To some extent both liberals and conservatives recognize the existence of a "public sphere" in which our interactions with each other can be legislated and adjudicated, and a "private sphere" in which government should not intrude. We may disagree on where the line is drawn, but for any conservative to deny the existence of a private sphere contradicts everything they say about why government should be limited.

As I see it, a judge who would consider it constitutional for government to regulate sex and reproduction, and who would authorize the state to force a woman to carry a pregnancy to term against her will, is not qualified for the position.  That would be an honest answer from Gregoire or Obama -- and Obama, at least, did bury a recognition of that in the midst of "oh no I wouldn't."

And an honest answer from Rossi or McCain would be that they believe that constitutional principles were violated in the Roe vs Wade decision, and therefore any judge who would not overturn Roe vs Wade is not qualified for the position -- and McCain did bury a recognition of that in the midst of "oh no I wouldn't."

I would have been a lot happier if they were direct about it.  I would be a whole lot happier if our Washington governor candidates were even close to that direct.

B.C. court rules that homeless people can camp in city parks

Survival is a human right. The British Columbia Supreme Court ruled Tuesday (October 14) that, with insufficient capacity in Victoria's shelters, a bylaw forbidding homeless people from setting up tents and sleeping in city parks deprives homeless people of life, liberty and security in violation of the Charter of Rights and Freedoms.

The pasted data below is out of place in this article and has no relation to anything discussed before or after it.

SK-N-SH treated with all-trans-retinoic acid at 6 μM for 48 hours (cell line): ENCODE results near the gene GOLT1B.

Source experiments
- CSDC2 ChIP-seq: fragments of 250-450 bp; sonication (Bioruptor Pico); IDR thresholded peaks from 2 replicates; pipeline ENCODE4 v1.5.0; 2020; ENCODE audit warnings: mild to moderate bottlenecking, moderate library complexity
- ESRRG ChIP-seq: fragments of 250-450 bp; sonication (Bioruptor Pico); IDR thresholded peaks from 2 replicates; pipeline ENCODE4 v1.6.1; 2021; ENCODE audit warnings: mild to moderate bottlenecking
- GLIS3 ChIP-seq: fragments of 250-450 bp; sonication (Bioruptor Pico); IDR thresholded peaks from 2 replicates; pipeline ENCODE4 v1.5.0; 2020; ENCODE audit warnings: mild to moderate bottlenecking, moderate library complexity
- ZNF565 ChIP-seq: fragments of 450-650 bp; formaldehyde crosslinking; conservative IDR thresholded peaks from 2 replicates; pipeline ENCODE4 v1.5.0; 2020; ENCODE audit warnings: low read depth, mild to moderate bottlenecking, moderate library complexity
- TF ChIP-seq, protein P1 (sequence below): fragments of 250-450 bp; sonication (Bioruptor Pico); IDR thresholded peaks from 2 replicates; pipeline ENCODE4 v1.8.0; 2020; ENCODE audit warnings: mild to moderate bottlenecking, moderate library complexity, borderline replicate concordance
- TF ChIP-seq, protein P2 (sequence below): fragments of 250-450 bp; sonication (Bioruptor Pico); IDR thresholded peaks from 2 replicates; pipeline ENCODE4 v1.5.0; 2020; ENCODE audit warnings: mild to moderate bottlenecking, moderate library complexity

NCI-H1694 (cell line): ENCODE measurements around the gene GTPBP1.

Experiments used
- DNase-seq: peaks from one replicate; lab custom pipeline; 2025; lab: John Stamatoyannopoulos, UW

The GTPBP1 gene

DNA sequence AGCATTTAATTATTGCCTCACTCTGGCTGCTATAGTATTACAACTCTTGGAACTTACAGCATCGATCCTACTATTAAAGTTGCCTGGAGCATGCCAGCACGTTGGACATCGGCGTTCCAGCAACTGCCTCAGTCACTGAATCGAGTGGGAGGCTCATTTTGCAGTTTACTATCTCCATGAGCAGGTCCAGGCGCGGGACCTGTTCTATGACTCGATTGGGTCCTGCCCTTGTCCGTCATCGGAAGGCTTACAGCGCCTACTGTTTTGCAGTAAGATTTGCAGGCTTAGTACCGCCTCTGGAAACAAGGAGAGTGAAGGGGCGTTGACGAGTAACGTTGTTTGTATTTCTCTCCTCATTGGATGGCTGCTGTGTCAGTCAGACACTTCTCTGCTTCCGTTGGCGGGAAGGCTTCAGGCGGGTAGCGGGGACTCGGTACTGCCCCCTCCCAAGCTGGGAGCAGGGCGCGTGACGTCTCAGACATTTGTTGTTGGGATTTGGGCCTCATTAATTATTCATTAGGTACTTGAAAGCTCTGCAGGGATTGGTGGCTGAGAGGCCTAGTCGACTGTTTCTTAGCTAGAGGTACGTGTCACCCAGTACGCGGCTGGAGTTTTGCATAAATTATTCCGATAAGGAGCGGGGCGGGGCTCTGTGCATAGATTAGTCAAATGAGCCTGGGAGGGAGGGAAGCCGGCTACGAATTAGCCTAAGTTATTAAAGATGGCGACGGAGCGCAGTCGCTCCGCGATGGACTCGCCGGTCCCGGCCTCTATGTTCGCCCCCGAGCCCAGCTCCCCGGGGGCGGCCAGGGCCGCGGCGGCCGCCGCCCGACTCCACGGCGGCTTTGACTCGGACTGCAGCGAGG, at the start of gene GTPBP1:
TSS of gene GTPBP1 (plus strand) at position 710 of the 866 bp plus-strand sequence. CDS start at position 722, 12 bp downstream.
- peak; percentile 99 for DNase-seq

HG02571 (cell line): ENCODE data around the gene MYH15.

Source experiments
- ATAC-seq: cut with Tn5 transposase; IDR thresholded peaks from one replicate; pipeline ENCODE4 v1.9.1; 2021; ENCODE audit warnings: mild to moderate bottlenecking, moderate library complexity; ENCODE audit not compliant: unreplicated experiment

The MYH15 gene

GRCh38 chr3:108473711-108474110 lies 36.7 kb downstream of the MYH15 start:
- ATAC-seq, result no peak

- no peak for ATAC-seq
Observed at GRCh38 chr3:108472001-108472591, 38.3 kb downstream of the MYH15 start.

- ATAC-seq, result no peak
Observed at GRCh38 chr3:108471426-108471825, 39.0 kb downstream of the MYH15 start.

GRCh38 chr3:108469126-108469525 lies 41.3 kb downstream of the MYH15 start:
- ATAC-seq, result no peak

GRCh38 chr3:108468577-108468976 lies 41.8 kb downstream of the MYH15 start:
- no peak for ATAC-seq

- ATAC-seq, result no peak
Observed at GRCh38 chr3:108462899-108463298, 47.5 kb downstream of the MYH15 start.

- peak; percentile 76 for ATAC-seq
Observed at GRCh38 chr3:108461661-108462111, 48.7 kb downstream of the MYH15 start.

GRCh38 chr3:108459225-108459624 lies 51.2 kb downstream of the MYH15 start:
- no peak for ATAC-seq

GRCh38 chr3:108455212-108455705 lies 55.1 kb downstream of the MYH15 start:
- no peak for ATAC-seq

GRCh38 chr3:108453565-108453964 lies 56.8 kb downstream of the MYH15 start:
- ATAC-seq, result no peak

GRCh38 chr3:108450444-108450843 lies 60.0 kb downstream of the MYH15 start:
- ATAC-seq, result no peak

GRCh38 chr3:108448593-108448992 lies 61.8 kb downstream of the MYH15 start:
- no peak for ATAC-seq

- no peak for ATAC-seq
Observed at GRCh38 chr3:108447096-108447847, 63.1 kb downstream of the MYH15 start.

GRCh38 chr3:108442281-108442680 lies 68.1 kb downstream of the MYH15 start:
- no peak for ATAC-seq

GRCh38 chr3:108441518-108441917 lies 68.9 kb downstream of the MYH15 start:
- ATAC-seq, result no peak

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Sunday, October 5, 2008

w00t! Good news for Nickelsville!

I just learned a new word while reading the comments on Tim's blog today.

Tim always blogs much more actively than I do, and he's been posting a LOT on the Nickelsville saga. His most recent post reports some good news I had already heard: the United Indians of All tribes dropped off a letter stating full support of Nickelsville. w00t!

Also w00t! - Human Services manager Alan Painter admitted in an open City Council meeting on Friday that shelters are full. To a direct question on that from a Councilmember, he said yes, they are full, and when they aren't it's only due to special circumstances.

Friday, October 3, 2008

Anitra 'Many Hats' Freeman, WHEEL, and the Women's Funding Alliance

Today was the King County Combined Federal Campaign 2008 Public Sector Employee Campaign and Recognition Kickoff Event.